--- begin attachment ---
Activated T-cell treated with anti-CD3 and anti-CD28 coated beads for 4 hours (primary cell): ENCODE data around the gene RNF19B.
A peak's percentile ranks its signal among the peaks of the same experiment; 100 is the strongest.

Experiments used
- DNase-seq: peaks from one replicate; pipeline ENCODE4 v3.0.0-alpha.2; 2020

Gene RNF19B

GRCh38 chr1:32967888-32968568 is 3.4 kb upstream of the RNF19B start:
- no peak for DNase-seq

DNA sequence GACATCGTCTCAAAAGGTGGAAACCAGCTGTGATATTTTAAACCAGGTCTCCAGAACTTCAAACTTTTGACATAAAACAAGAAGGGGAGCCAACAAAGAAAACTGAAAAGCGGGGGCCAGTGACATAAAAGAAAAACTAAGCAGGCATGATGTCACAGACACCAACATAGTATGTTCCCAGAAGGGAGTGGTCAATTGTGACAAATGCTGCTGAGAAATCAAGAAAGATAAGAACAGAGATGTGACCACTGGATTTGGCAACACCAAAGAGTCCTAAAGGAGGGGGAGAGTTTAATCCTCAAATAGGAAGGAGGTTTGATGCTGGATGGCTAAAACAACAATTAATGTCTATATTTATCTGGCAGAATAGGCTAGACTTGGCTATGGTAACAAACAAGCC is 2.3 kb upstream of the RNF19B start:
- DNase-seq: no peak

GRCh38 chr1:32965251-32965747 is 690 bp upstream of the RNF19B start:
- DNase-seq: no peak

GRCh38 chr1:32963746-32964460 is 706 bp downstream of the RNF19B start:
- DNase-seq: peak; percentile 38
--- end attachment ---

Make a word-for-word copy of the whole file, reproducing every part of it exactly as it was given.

Activated T-cell treated with anti-CD3 and anti-CD28 coated beads for 4 hours (primary cell): ENCODE data around the gene RNF19B.
A peak's percentile ranks its signal among the peaks of the same experiment; 100 is the strongest.

Experiments used
- DNase-seq: peaks from one replicate; pipeline ENCODE4 v3.0.0-alpha.2; 2020

Gene RNF19B

GRCh38 chr1:32967888-32968568 is 3.4 kb upstream of the RNF19B start:
- no peak for DNase-seq

DNA sequence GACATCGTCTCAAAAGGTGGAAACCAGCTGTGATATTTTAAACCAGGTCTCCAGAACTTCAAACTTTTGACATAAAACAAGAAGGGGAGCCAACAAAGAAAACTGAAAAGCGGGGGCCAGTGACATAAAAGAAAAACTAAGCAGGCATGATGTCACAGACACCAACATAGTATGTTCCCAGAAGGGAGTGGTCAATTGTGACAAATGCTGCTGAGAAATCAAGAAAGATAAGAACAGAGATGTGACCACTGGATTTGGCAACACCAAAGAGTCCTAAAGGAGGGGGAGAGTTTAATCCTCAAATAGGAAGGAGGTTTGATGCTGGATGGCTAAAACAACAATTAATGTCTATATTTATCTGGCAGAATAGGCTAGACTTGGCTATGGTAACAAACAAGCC is 2.3 kb upstream of the RNF19B start:
- DNase-seq: no peak

GRCh38 chr1:32965251-32965747 is 690 bp upstream of the RNF19B start:
- DNase-seq: no peak

GRCh38 chr1:32963746-32964460 is 706 bp downstream of the RNF19B start:
- DNase-seq: peak; percentile 38